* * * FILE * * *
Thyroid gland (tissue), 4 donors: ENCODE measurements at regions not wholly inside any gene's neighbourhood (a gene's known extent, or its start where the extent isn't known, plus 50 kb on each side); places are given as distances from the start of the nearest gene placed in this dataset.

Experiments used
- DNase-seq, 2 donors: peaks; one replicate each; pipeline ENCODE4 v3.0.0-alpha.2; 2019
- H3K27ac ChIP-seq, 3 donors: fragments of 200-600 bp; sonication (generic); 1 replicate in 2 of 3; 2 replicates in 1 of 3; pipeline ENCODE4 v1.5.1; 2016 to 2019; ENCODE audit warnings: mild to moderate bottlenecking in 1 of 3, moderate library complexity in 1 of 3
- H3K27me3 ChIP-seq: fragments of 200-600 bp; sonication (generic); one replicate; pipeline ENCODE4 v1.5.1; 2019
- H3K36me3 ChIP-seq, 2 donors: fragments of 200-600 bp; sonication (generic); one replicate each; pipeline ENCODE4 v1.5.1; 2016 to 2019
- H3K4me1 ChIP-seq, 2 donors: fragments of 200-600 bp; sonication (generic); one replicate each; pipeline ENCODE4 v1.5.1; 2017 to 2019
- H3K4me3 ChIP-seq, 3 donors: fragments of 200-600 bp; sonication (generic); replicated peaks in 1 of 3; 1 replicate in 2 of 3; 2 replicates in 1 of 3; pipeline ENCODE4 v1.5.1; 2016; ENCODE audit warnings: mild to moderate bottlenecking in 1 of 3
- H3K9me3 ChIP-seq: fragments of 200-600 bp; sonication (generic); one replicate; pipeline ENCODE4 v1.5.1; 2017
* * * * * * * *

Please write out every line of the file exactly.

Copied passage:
Thyroid gland (tissue), 4 donors: ENCODE measurements at regions not wholly inside any gene's neighbourhood (a gene's known extent, or its start where the extent isn't known, plus 50 kb on each side); places are given as distances from the start of the nearest gene placed in this dataset.

Experiments used
- DNase-seq, 2 donors: peaks; one replicate each; pipeline ENCODE4 v3.0.0-alpha.2; 2019
- H3K27ac ChIP-seq, 3 donors: fragments of 200-600 bp; sonication (generic); 1 replicate in 2 of 3; 2 replicates in 1 of 3; pipeline ENCODE4 v1.5.1; 2016 to 2019; ENCODE audit warnings: mild to moderate bottlenecking in 1 of 3, moderate library complexity in 1 of 3
- H3K27me3 ChIP-seq: fragments of 200-600 bp; sonication (generic); one replicate; pipeline ENCODE4 v1.5.1; 2019
- H3K36me3 ChIP-seq, 2 donors: fragments of 200-600 bp; sonication (generic); one replicate each; pipeline ENCODE4 v1.5.1; 2016 to 2019
- H3K4me1 ChIP-seq, 2 donors: fragments of 200-600 bp; sonication (generic); one replicate each; pipeline ENCODE4 v1.5.1; 2017 to 2019
- H3K4me3 ChIP-seq, 3 donors: fragments of 200-600 bp; sonication (generic); replicated peaks in 1 of 3; 1 replicate in 2 of 3; 2 replicates in 1 of 3; pipeline ENCODE4 v1.5.1; 2016; ENCODE audit warnings: mild to moderate bottlenecking in 1 of 3
- H3K9me3 ChIP-seq: fragments of 200-600 bp; sonication (generic); one replicate; pipeline ENCODE4 v1.5.1; 2017